9th November 2016
Ian Copelin, Investment Director comments “Overnight financial markets fell heavily as it became clear that Donald Trump (Republican) would become the 45th US President in a Brexit style upset and stunning repudiation of the political establishment, thanks to victories in states that were considered safe by the Democrats (Hilary Clinton) such as Wisconsin and Pennsylvania.
Consequently, it was another exciting night for financial markets – at one point, futures suggested the US Dow Jones index would fall around 800 points (over 4%), while the FTSE-100 future was down around 350 points (around 5%). Elsewhere, in Japan the Nikkei 225 closed down 5.36% and the Mexican peso fell over 10%, breaking through 20 per US dollar, while ‘safe havens’ such as gold climbed over $60 (4.8%).
However, the sell-off quickly lost momentum once Donald Trump started to deliver his victory speech. He acknowledged that it was a very bitter and personal campaign and clearly tried to strike a conciliatory note by pledging to unite the country by asking his opponents to work with him to heal the country’s divisions. There was no repeat of the many outrageous and headline grabbing election pledges, suggesting that few (if any) would actually turn into policy. Instead his victory speech pledged to fix inner cities and invest in infrastructure (and given the Republicans now control both the Senate and the House, it will make it easier for them to implement fiscal stimulus and help buoy the economy).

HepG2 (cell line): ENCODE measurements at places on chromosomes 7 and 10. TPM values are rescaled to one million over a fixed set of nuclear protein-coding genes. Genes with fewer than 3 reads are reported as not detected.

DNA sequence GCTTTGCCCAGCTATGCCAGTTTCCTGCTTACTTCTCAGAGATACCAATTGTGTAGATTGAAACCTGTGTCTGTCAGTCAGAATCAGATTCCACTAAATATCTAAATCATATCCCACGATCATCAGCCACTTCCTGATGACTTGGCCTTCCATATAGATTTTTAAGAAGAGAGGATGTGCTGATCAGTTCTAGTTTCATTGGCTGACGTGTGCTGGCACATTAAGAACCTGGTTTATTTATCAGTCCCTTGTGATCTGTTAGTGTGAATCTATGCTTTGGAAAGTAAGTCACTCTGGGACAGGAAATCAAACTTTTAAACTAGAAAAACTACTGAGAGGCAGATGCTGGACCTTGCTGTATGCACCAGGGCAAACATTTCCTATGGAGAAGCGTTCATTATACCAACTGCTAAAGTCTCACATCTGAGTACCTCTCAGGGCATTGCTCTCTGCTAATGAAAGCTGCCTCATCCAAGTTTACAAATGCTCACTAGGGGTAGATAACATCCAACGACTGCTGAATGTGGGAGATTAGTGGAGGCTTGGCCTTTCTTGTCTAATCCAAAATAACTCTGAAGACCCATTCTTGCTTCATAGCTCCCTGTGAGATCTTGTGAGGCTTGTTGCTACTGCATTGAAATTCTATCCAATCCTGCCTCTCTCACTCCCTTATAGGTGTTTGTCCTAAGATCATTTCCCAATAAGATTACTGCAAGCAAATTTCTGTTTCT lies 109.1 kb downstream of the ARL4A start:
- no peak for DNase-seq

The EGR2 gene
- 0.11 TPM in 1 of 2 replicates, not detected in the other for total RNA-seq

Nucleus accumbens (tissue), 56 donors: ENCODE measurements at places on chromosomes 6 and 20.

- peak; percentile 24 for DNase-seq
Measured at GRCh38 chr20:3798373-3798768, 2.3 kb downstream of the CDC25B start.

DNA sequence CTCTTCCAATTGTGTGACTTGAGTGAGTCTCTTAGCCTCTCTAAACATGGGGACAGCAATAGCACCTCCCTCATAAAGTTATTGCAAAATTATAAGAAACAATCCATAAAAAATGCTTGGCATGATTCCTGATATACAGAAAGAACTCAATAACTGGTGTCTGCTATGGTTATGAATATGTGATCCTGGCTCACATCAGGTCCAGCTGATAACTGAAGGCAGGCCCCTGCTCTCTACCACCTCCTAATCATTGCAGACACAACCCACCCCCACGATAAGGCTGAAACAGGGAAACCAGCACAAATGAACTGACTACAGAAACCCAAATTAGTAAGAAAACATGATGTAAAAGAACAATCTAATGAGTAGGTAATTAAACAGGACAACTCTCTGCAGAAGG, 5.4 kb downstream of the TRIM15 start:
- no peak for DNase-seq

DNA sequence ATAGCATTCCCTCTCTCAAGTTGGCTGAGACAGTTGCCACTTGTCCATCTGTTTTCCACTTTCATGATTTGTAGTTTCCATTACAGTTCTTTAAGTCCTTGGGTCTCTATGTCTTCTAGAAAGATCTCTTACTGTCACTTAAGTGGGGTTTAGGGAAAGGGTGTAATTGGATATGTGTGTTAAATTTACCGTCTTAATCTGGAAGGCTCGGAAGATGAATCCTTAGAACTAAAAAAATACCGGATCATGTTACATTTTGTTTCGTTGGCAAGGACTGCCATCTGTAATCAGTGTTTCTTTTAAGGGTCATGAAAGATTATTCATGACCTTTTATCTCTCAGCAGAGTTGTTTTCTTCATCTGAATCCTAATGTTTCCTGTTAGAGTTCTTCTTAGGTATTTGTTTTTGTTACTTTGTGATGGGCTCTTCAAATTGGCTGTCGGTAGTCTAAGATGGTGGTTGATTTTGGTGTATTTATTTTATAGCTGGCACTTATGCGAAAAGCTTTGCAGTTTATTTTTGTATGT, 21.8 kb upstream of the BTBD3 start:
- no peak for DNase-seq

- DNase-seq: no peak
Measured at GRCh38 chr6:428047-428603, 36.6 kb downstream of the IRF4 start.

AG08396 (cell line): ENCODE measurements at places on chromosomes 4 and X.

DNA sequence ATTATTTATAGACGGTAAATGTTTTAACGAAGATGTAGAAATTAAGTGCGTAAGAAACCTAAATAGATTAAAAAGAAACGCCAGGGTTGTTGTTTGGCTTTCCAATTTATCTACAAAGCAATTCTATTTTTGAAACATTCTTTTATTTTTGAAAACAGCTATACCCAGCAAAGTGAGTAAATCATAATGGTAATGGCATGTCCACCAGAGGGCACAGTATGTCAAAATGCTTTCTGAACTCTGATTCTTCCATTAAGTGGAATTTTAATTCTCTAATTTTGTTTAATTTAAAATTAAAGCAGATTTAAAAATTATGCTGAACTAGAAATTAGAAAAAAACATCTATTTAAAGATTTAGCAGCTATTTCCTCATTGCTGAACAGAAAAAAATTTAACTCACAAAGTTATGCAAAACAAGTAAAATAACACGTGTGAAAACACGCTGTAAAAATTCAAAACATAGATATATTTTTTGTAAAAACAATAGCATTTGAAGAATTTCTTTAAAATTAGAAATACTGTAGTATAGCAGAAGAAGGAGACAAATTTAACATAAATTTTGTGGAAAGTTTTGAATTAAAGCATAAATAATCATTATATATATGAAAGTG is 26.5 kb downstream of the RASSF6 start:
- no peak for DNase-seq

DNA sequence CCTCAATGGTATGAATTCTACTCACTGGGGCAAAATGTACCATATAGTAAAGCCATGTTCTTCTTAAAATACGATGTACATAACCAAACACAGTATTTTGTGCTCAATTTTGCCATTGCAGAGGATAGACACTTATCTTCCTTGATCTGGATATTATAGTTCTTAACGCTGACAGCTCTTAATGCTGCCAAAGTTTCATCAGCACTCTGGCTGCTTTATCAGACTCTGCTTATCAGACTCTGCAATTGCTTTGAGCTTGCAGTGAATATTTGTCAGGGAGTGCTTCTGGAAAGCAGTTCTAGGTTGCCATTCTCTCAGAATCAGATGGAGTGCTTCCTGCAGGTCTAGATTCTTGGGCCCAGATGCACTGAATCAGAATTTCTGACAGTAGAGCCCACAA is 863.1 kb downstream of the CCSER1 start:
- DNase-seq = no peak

Whilst there is still a lot to digest regarding the impact on international trade (trade protectionism?) and the US economy (such as, will the US Federal Reserve Bank now hold-off their previously flagged December 2016 interest rate increase or increase at a faster rate in 2017/18 due to fiscal stimulus?), this morning’s market reaction has been very similar to that of 24 June following the Brexit vote: after an initial sharp, knee-jerk sell-off, markets have rallied strongly. For example, the FTSE-100, which as stated above, was at 5am this morning, expected to open down around 350 points, actually opened at 8am down 146.8 points (or 2.15%) at 6,696.33. This rally has continued to strengthen and as I write, the FTSE-100 is now up on the day at 6,850!”
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